Most Democrats think that they belong to the party of the little guy, the party that attempts to constrain Wall Street. Sometimes a Democrat won’t fight hard enough, or, like Obama, will make political calculations that shave off the better angels of their nature. This myth says that Reagan deregulated, and Bush led us into the financial crisis. In fact, that’s a fairy tale. It was Jimmy Carter who began the deregulation of the financial services industry, who got rid of usury caps, and Bill Clinton that deregulated derivatives and ended Glass-Steagall. The rush headlong into madness has been fully bipartisan, from the get-go. It’s not a surprise that as both Republicans and Democrats shed their liberal wings, in favor of neoliberalism, financial instability increased.
The career of Barney Frank casts a large shadow upon the Democratic approach to financial matters, as he perfectly epitomizes how they behaved throughout this time period. Frank was elected in 1981, as a quintessential Reagan-era Democrat. He is frequently misunderstood, and cast as a liberal. In another era, he would have been such. But he was first and foremost interested in cutting deals, and to that end, his ideology ended up as that of a Reagan-lite. It’s unfortunate, because by the time he had real power in 2008, he had no firm basis upon which to make decisions for the broad public, and ended up consolidating wealth into the hands of a smaller and smaller number of people.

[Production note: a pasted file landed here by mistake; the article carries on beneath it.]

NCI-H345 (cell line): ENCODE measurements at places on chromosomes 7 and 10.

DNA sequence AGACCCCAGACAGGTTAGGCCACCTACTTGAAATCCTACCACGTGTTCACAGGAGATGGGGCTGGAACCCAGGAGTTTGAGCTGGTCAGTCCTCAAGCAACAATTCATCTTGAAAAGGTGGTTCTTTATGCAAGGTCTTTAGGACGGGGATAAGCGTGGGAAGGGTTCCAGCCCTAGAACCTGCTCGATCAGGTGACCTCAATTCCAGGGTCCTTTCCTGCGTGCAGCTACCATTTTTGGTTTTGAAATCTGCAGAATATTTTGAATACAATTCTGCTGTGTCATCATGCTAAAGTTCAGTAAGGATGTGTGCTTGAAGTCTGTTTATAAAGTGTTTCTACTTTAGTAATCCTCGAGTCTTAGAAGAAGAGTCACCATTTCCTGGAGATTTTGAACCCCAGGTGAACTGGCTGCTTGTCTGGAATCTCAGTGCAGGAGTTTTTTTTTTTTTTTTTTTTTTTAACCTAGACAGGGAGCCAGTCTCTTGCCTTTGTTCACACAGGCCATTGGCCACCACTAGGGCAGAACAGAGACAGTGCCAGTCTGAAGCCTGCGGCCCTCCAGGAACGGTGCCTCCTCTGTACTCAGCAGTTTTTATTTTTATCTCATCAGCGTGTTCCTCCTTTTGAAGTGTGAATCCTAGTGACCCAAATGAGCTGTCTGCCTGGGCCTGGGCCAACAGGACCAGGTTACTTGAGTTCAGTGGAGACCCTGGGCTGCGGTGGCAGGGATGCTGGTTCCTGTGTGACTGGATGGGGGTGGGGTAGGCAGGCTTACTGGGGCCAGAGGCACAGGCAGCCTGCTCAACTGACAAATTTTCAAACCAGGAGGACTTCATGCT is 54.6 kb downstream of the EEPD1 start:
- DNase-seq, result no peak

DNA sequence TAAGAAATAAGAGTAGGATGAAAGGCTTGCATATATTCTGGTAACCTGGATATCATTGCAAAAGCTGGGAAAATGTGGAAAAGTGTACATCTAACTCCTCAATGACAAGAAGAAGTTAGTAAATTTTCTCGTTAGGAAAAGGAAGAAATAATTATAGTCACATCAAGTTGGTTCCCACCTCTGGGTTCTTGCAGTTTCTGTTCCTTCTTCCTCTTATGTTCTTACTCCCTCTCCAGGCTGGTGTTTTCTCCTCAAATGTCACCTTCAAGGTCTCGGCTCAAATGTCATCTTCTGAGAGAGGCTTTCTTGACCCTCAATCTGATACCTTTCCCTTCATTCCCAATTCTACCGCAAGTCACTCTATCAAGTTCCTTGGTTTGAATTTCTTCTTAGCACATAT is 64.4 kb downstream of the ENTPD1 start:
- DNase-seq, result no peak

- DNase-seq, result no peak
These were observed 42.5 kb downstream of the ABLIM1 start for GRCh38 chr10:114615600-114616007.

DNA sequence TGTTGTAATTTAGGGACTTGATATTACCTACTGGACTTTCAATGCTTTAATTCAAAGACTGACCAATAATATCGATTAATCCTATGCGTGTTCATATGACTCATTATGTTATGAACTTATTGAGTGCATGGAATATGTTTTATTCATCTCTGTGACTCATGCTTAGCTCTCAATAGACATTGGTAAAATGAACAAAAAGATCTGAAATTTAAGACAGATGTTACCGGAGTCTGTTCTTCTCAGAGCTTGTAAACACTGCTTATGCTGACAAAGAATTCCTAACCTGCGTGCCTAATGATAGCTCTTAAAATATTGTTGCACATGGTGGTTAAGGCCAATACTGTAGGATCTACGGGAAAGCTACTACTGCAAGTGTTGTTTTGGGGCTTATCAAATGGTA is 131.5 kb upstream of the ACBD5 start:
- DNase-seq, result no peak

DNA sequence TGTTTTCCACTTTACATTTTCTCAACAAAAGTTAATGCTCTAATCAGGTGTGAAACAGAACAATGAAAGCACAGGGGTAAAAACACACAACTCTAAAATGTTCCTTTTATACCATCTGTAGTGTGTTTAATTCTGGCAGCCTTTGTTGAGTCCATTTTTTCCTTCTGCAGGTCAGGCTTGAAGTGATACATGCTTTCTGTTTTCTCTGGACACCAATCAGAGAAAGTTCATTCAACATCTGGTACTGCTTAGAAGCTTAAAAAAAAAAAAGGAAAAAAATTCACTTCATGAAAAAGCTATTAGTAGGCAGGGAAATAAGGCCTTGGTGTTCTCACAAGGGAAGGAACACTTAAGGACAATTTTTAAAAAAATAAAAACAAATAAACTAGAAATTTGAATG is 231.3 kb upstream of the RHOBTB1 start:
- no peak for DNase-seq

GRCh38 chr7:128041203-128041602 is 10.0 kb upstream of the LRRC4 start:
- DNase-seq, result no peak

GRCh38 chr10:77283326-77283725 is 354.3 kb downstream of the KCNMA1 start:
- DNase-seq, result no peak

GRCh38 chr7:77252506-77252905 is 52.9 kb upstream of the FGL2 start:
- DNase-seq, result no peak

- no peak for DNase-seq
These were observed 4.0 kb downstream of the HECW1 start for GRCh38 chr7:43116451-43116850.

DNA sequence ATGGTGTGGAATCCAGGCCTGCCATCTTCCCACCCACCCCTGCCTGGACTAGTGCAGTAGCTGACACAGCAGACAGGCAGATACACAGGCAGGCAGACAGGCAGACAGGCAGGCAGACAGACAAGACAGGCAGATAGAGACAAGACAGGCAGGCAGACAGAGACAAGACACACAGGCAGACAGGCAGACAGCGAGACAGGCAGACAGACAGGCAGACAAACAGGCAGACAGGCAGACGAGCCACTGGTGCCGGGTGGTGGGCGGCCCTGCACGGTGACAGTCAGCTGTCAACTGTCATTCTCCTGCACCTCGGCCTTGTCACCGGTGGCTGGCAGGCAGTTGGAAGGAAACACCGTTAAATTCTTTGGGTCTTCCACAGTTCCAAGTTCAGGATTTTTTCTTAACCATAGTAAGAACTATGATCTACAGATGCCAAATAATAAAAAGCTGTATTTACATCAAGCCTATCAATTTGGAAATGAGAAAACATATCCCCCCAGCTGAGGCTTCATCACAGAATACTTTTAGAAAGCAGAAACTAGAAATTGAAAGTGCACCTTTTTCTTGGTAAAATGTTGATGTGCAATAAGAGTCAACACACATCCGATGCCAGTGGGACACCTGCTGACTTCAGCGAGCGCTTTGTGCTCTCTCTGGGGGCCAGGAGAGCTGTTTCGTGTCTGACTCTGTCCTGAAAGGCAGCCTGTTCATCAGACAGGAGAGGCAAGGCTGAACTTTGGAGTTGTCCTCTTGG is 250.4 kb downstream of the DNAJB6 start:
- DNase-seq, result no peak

Anyway, here’s a smattering of press statements picked at random:
New York Times: Barney Frank, a Top Liberal, Won’t Seek Re-election
“U.S. Rep. Barney Frank, a prominent 16-term liberal Democrat from Massachusetts and arch-enemy of political conservatives nationwide, announced Monday that he does not intend to seek re-election in 2012.” CNN PoliticsBarney Frank: A passionate liberal who mattered, John Nichols, The Nation
Yet, Frank is and was no liberal. He’s a bank-friendly Democrat who is believes in neoliberal ideas, but wants to ensure that there is some housing for the poor. Let’s take this comment, which cuts to the core of how Frank sees the economy.
“These days in developed countries, everybody says you need a private sector to create wealth, you need a public sector to create rules by which wealth is created. Sensible people understand that.”
This is absurd. The government creates enormous amounts of wealth, from the telecommunications industry to the computer to the internet, to infrastructure like the national highway system. If you’re driving across any number of bridges or traveling over airports, that’s wealth. That’s value. And it’s government-created. The Reconstruction Finance Corporation lent out a total of $55 billion in the 1930s and 1940s, it was a government-bank that financed infrastructure all over the country. Liberals govern like wealth can be created in both the public and private sector, and destroyed in both areas as well. Neoliberals like Frank put their faith in the private sector.
There’s more. Here’s Barney Frank on activism: